Tancred; or, The New Crusade is a novel by Benjamin Disraeli, first published by Henry Colburn in three volumes. Together with Coningsby (1844) and Sybil (1845) it forms a sequence sometimes called the Young England trilogy. It shares a number of characters with the earlier novels, but unlike them is concerned less with the political and social condition of England than with a religious and even mystical theme: the question of how Judaism and Christianity are to be reconciled, and the Church reborn as a progressive force.
The importance of Hartzenbusch in the history of the Spanish drama and the enduring popularity in Spain of Los Amantes de Teruel, his masterpiece, have assured this play a definite place in the work of advanced students of Spanish literature in our universities. For such students the many editions published in Spain and elsewhere have been perhaps sufficient, but for the much larger number who never reach the advanced literary classes an annotated edition is needed. That this play offers excellent material for the work of more elementary courses in the schools and colleges has long been the opinion of the present editor; and that it has not already found a place among the Spanish texts published in this country is difficult to understand. The old legend of Teruel, the embodiment of pure and constant love, is one that might well be expected to make a strong appeal to the youth of any country; the simple and direct presentation given to the legend by Hartzenbusch and the comparative freedom from textual difficu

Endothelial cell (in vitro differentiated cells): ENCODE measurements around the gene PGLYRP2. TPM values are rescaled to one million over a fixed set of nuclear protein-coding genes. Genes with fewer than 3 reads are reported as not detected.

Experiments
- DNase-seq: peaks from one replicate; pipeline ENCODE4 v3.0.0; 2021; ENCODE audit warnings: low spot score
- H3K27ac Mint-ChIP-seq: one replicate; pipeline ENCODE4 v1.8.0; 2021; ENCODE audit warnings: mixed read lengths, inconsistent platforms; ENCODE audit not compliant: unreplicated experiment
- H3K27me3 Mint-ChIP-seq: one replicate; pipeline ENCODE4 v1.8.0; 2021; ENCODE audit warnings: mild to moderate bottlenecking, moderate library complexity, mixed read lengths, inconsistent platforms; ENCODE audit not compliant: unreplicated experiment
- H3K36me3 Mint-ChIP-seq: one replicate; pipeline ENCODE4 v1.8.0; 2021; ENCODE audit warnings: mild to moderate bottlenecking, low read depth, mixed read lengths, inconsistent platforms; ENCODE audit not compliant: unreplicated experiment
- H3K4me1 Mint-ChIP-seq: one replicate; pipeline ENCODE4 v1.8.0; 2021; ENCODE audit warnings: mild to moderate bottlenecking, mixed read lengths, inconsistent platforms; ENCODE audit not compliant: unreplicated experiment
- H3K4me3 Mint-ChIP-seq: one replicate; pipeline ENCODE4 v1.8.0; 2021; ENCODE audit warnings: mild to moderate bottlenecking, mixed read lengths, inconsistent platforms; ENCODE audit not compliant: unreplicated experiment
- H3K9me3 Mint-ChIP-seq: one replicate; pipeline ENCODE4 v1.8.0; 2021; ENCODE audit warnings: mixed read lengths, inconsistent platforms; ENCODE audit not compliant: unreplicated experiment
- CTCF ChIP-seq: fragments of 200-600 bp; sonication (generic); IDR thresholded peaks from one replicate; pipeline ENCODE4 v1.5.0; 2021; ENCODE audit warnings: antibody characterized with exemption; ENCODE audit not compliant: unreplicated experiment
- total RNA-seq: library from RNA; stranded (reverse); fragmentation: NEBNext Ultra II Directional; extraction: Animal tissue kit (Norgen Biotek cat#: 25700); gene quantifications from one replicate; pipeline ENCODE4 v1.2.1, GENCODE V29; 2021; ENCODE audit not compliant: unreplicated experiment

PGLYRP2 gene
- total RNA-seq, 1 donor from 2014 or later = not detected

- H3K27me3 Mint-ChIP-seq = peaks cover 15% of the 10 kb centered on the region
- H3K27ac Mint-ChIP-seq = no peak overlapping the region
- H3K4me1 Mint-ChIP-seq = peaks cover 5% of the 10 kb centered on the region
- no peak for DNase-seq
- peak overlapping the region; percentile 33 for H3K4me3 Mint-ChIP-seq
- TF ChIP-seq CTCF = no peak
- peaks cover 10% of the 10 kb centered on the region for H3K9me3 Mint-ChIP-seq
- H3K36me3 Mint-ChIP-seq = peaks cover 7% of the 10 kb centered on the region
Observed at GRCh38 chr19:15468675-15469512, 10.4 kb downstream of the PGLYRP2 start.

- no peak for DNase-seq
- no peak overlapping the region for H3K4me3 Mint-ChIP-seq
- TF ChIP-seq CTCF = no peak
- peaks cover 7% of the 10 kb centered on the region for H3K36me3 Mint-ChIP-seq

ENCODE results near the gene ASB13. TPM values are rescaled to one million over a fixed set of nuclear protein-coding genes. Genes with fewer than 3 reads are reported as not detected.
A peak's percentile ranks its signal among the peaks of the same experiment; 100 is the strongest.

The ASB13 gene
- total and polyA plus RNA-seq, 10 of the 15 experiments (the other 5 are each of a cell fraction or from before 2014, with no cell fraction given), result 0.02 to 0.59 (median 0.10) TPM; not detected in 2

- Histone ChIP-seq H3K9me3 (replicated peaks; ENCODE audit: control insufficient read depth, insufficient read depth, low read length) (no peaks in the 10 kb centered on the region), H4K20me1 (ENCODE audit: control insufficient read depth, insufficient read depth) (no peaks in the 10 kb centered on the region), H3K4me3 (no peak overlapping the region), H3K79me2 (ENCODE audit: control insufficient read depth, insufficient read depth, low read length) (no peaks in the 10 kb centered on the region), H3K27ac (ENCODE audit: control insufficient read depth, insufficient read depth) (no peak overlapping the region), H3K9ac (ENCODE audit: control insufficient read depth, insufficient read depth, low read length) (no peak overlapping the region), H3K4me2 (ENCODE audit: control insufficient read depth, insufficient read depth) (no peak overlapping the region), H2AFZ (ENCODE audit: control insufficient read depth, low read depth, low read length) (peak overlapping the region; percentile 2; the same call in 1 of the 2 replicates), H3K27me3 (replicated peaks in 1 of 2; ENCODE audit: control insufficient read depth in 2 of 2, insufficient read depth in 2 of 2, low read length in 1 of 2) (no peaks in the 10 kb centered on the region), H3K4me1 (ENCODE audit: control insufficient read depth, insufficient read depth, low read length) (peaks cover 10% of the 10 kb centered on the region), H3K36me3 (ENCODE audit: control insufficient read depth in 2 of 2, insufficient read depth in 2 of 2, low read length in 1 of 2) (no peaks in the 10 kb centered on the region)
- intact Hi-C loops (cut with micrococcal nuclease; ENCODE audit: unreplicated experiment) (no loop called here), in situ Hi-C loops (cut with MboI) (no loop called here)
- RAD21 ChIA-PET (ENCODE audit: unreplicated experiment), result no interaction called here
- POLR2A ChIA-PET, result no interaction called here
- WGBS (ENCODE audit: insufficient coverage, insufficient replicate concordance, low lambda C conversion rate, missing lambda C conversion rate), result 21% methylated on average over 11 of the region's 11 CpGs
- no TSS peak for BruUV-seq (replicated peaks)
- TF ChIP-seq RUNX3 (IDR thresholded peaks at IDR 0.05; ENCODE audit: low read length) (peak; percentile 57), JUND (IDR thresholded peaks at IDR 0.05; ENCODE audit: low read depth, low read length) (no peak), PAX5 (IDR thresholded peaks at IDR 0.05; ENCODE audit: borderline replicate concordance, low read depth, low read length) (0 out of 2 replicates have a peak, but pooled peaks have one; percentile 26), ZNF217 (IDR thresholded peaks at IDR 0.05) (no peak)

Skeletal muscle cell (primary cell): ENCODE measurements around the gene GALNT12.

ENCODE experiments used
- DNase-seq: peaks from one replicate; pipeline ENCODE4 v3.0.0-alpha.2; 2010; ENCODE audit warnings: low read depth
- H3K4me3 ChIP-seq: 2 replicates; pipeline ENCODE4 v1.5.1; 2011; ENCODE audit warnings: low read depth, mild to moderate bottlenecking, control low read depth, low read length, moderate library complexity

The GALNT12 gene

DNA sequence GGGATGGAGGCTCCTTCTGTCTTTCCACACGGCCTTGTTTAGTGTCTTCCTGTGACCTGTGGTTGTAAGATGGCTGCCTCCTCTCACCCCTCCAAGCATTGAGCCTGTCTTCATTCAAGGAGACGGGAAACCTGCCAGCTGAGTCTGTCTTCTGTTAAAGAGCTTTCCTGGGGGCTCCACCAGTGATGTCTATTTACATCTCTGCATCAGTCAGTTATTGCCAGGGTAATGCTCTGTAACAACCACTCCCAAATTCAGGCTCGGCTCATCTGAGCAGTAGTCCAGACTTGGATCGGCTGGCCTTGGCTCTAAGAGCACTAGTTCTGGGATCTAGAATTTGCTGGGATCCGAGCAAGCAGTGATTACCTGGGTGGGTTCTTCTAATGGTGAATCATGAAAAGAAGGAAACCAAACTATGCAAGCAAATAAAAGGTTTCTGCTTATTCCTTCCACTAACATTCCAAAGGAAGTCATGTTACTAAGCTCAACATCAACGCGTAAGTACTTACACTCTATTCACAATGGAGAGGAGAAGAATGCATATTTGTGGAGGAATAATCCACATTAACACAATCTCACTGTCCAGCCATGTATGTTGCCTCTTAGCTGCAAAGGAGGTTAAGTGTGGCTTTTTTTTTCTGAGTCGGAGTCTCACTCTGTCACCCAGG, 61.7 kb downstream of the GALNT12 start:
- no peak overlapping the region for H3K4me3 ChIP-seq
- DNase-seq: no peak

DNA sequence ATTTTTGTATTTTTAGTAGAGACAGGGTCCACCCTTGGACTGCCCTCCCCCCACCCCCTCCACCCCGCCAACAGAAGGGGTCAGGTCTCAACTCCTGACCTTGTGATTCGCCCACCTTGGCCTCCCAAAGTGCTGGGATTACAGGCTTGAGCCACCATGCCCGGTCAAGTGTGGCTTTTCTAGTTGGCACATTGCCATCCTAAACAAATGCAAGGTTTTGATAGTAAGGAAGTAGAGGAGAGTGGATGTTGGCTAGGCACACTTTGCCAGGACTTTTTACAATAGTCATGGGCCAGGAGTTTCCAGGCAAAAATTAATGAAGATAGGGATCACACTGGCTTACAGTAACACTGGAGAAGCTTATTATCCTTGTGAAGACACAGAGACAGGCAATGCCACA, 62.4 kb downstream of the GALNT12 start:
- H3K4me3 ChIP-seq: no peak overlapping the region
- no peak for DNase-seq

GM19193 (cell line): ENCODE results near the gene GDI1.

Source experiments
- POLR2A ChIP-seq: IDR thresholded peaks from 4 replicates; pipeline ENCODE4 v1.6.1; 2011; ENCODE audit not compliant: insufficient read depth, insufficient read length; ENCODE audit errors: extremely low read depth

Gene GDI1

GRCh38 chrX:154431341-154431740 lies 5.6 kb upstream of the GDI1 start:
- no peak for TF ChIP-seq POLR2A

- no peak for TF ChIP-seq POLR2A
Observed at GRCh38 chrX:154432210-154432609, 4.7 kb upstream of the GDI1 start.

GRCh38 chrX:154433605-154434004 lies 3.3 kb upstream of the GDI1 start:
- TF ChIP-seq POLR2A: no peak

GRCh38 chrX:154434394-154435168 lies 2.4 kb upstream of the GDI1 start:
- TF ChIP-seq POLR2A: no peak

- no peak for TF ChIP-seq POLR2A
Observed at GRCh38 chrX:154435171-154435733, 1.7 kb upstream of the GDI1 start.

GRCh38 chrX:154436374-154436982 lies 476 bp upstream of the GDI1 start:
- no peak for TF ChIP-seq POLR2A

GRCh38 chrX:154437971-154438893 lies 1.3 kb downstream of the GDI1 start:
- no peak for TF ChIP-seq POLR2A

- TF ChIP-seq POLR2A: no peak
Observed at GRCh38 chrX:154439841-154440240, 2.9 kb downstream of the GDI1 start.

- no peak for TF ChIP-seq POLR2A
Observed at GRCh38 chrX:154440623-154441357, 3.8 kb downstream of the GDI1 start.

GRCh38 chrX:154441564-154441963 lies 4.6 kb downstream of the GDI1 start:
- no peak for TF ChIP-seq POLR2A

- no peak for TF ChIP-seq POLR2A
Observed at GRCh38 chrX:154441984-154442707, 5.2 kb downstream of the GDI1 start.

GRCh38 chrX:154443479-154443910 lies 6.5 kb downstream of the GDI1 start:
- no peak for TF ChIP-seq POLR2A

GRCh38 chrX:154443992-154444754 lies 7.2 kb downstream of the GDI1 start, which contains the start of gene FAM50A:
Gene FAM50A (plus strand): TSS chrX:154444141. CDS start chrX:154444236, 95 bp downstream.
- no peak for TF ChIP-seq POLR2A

Paul Palmer was a wide-awake boy of sixteen who supported his mother and sister by selling books and papers on the Chicago and Milwaukee Railroad. he detects a young man in the act of picking the pocket of a young lady. In a railway accident many passengers are killed, but Paul is fortunate enough to assist a Chicago merchant, who out of gratitude takes him into his employ. Paul succeeds with tact and judgment and is well started on the road to business prominence.